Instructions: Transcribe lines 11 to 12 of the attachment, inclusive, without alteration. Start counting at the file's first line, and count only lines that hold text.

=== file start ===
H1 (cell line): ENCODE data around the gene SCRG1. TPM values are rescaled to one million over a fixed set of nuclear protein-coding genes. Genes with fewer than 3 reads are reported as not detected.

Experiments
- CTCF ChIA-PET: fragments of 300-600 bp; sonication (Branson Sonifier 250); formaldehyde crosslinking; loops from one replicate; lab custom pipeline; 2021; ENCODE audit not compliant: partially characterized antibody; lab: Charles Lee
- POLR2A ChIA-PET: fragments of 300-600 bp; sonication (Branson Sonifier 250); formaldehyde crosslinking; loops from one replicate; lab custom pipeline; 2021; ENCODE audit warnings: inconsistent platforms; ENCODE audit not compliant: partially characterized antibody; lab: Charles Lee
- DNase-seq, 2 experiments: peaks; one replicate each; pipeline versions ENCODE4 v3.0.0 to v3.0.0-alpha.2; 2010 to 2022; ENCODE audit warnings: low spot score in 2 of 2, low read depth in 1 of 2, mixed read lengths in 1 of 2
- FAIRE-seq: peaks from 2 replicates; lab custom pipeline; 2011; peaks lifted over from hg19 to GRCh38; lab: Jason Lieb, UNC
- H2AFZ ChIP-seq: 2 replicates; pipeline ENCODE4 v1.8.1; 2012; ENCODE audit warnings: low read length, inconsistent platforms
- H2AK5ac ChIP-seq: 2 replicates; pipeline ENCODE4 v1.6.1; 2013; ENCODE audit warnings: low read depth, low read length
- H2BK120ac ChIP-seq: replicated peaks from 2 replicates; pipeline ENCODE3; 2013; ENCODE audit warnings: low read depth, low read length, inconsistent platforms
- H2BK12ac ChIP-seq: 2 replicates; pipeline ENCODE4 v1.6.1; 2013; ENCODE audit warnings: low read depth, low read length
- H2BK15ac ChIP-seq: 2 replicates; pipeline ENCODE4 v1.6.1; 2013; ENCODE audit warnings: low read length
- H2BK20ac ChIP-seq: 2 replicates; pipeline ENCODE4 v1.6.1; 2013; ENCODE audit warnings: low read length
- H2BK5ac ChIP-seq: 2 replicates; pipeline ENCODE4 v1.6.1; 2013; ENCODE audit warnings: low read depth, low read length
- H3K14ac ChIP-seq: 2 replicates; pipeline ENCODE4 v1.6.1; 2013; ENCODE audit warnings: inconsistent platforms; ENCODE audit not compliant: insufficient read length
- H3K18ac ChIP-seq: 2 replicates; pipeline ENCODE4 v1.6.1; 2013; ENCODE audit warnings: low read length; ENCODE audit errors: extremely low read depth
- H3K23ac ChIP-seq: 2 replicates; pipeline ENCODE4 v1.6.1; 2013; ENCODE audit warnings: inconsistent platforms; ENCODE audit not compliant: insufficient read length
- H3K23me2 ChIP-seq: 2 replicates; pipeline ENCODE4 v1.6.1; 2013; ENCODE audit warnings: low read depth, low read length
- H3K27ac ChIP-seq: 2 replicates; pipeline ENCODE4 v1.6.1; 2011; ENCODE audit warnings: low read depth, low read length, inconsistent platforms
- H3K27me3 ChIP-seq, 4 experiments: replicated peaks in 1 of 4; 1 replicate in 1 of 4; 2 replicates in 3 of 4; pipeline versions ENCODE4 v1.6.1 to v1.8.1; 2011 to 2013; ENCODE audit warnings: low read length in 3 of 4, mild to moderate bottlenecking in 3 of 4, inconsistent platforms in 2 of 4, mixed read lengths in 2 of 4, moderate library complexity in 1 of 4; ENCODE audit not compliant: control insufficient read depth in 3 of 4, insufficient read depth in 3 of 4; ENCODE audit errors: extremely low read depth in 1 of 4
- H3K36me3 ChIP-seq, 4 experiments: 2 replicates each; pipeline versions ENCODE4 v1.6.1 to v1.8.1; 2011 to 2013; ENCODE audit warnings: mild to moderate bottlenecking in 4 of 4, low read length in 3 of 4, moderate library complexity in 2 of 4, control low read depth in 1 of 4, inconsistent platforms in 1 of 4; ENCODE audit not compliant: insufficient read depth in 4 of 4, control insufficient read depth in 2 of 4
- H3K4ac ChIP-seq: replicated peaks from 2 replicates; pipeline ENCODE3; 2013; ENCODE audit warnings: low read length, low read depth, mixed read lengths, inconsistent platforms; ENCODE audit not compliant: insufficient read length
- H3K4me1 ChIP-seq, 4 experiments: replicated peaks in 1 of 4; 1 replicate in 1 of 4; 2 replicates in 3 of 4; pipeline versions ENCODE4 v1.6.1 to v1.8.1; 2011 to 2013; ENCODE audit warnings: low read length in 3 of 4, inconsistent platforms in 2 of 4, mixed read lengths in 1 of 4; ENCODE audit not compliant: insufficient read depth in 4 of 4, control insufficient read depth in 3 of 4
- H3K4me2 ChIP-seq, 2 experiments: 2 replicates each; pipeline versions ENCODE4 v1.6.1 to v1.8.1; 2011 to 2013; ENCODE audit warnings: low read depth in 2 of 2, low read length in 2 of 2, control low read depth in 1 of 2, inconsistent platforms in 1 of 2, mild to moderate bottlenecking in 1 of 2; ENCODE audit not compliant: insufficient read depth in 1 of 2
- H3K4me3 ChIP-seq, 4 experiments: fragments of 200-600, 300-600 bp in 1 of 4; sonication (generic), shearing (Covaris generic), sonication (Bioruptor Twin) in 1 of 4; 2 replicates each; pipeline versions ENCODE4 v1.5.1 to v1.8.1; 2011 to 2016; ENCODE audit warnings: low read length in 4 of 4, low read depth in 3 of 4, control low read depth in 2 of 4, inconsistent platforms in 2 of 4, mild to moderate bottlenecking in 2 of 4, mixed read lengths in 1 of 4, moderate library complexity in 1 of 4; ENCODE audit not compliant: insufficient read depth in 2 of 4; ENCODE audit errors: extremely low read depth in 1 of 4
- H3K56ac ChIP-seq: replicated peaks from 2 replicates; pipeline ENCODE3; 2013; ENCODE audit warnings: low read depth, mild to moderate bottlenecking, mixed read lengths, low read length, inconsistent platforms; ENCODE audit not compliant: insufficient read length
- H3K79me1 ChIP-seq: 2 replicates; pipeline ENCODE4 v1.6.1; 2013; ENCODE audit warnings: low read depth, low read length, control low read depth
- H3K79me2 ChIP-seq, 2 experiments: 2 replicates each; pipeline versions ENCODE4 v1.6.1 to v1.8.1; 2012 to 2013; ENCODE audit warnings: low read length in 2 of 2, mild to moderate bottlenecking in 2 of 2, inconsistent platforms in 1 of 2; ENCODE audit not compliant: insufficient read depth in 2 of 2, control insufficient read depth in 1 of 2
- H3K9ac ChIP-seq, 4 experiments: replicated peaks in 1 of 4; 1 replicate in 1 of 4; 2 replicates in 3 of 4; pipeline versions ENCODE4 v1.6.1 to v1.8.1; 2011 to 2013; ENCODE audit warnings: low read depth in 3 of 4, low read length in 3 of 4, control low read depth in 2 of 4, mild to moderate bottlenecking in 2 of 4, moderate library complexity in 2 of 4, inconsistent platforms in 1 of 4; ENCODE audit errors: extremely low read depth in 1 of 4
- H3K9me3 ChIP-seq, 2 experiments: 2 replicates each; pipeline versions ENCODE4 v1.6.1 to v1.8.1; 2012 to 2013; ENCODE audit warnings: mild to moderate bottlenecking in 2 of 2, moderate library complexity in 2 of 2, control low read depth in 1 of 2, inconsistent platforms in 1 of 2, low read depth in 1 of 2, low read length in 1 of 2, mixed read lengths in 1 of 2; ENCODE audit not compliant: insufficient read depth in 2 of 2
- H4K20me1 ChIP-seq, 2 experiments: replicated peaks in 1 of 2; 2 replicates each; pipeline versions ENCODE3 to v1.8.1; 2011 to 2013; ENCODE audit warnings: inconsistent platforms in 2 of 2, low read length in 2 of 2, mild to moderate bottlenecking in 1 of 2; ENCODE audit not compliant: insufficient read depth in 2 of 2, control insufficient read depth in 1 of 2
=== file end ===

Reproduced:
- H2BK15ac ChIP-seq: 2 replicates; pipeline ENCODE4 v1.6.1; 2013; ENCODE audit warnings: low read length
- H2BK20ac ChIP-seq: 2 replicates; pipeline ENCODE4 v1.6.1; 2013; ENCODE audit warnings: low read length